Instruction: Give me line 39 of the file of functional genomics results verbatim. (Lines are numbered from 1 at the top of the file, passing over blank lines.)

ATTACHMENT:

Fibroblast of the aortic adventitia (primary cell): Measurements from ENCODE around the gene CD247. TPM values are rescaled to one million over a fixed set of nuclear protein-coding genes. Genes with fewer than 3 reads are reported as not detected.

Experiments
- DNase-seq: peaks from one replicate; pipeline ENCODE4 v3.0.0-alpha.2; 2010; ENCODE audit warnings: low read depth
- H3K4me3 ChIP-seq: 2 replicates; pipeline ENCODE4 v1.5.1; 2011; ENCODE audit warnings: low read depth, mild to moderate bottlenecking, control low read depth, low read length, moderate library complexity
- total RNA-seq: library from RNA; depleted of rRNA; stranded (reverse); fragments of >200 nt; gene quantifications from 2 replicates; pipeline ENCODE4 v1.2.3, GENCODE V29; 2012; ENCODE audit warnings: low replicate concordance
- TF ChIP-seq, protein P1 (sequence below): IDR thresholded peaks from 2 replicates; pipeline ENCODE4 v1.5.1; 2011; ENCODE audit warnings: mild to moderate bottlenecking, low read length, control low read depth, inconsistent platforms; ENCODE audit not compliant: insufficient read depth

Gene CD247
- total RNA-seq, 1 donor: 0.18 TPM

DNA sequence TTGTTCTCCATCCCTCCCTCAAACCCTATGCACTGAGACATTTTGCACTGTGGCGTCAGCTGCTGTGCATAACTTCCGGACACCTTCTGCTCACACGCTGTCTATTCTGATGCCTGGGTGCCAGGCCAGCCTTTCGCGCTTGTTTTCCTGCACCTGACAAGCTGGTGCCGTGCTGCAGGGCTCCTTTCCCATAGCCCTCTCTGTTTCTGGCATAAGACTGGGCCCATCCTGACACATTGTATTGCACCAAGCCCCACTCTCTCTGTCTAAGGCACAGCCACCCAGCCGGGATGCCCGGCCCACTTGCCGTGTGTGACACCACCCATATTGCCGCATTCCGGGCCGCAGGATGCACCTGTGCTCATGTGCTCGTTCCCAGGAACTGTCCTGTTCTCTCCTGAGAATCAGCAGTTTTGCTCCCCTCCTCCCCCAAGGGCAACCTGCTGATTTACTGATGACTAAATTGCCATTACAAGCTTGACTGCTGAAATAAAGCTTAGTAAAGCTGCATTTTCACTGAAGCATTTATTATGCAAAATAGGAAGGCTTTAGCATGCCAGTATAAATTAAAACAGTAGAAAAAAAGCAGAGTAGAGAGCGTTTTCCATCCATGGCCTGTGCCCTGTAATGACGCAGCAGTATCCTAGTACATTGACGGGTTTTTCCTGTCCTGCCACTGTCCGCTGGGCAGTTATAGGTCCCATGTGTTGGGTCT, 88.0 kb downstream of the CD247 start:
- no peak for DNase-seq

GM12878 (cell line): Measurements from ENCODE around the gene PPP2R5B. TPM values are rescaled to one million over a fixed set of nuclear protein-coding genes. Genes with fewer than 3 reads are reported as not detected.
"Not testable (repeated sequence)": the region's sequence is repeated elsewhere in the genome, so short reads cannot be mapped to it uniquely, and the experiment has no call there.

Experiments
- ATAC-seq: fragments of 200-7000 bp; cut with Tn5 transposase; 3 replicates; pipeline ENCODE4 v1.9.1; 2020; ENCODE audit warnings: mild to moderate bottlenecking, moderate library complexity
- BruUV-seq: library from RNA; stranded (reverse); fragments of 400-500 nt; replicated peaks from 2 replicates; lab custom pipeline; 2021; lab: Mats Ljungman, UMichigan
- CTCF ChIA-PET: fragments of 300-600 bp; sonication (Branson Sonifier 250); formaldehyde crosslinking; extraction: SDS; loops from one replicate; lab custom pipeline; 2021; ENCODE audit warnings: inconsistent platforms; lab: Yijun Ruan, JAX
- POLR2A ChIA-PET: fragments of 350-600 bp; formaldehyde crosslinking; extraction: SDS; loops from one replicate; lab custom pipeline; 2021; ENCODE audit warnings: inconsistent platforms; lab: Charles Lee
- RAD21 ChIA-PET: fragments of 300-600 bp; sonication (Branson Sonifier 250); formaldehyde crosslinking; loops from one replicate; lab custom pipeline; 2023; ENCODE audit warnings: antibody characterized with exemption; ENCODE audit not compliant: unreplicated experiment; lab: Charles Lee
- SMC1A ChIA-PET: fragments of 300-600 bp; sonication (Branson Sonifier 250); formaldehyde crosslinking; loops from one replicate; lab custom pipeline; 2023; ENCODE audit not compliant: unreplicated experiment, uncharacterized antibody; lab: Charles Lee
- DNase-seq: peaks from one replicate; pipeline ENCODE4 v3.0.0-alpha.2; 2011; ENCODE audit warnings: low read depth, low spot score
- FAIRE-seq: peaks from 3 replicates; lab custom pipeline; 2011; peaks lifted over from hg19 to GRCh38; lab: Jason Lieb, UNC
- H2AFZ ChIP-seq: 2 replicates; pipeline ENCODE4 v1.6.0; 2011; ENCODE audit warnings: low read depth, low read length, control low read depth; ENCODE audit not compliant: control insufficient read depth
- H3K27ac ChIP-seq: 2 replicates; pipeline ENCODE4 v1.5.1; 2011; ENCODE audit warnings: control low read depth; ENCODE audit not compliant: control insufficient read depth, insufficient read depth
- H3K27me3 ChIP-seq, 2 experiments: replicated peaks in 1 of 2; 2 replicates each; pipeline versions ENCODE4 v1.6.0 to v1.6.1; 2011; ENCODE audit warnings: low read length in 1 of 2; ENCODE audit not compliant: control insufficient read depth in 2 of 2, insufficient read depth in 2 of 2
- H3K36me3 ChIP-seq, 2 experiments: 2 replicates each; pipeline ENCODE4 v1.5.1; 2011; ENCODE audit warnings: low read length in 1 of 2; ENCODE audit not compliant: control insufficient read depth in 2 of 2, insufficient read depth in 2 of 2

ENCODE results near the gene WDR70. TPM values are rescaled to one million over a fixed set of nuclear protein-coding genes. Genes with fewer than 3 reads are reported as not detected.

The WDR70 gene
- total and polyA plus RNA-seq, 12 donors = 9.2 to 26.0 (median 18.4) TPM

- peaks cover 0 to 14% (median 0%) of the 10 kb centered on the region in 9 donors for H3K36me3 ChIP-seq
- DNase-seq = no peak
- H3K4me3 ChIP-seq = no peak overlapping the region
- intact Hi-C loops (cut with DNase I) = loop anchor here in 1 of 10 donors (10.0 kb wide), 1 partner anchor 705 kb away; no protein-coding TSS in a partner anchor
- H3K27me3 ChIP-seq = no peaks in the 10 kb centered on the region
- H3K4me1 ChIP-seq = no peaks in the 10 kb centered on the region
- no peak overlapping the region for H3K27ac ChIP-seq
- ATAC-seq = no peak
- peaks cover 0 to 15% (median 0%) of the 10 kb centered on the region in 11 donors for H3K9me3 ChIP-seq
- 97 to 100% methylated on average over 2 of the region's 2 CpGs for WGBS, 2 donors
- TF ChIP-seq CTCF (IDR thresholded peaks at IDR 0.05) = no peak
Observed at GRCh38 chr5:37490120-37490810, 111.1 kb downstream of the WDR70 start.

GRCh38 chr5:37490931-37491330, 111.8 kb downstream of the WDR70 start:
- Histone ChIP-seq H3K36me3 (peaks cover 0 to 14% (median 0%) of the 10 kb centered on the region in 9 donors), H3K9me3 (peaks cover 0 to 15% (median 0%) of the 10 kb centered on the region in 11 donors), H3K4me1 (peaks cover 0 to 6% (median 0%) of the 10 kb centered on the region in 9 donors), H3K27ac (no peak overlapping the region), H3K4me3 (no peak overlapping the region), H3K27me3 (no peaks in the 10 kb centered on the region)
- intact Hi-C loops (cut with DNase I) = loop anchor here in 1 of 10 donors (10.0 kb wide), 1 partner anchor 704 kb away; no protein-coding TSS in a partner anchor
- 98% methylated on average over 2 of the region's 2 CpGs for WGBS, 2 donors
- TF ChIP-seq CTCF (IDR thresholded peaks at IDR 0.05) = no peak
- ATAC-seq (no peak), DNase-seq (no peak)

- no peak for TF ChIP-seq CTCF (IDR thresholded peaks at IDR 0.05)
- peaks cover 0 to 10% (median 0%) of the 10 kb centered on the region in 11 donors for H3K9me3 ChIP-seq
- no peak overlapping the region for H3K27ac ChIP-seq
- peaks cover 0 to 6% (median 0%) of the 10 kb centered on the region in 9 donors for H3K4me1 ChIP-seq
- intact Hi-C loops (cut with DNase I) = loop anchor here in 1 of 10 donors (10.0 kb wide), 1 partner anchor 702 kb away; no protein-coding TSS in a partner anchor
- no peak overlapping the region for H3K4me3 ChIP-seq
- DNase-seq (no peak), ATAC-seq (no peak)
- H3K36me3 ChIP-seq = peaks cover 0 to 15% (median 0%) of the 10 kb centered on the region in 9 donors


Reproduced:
- TF ChIP-seq CTCF (IDR thresholded peaks at IDR 0.05) = no peak